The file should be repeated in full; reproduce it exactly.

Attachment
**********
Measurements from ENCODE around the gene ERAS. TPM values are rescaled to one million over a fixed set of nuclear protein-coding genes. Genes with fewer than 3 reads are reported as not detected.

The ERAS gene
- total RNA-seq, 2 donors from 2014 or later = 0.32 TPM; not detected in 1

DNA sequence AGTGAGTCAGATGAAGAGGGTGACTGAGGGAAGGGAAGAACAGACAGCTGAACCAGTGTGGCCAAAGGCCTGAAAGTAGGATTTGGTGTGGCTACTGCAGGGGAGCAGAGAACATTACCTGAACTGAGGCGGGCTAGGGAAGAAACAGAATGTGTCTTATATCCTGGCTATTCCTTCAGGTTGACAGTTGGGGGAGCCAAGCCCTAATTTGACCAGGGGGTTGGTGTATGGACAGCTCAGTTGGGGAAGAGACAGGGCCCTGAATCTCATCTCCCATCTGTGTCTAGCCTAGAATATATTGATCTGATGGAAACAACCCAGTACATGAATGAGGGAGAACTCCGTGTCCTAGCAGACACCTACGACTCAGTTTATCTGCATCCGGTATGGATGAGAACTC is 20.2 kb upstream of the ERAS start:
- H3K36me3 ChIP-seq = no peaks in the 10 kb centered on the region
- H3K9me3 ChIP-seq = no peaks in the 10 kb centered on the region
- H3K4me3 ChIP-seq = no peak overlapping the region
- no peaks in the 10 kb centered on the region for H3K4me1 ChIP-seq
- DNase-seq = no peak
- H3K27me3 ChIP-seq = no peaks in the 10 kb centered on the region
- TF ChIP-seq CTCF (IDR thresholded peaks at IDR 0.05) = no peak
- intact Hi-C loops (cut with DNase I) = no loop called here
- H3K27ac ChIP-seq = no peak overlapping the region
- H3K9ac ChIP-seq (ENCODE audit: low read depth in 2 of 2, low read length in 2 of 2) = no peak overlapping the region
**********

Measurements from ENCODE around the gene ERAS. TPM values are rescaled to one million over a fixed set of nuclear protein-coding genes. Genes with fewer than 3 reads are reported as not detected.

The ERAS gene
- total RNA-seq, 2 donors from 2014 or later = 0.32 TPM; not detected in 1

DNA sequence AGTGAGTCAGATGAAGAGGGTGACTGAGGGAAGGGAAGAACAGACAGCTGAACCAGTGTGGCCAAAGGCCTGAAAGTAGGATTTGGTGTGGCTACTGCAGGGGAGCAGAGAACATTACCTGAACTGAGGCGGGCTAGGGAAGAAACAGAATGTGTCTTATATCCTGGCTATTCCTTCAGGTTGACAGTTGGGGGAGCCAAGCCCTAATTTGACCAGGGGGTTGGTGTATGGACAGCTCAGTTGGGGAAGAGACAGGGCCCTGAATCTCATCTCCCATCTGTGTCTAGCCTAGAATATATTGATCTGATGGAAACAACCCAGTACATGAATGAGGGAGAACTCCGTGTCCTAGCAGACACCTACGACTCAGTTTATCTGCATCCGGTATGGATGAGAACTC is 20.2 kb upstream of the ERAS start:
- H3K36me3 ChIP-seq = no peaks in the 10 kb centered on the region
- H3K9me3 ChIP-seq = no peaks in the 10 kb centered on the region
- H3K4me3 ChIP-seq = no peak overlapping the region
- no peaks in the 10 kb centered on the region for H3K4me1 ChIP-seq
- DNase-seq = no peak
- H3K27me3 ChIP-seq = no peaks in the 10 kb centered on the region
- TF ChIP-seq CTCF (IDR thresholded peaks at IDR 0.05) = no peak
- intact Hi-C loops (cut with DNase I) = no loop called here
- H3K27ac ChIP-seq = no peak overlapping the region
- H3K9ac ChIP-seq (ENCODE audit: low read depth in 2 of 2, low read length in 2 of 2) = no peak overlapping the region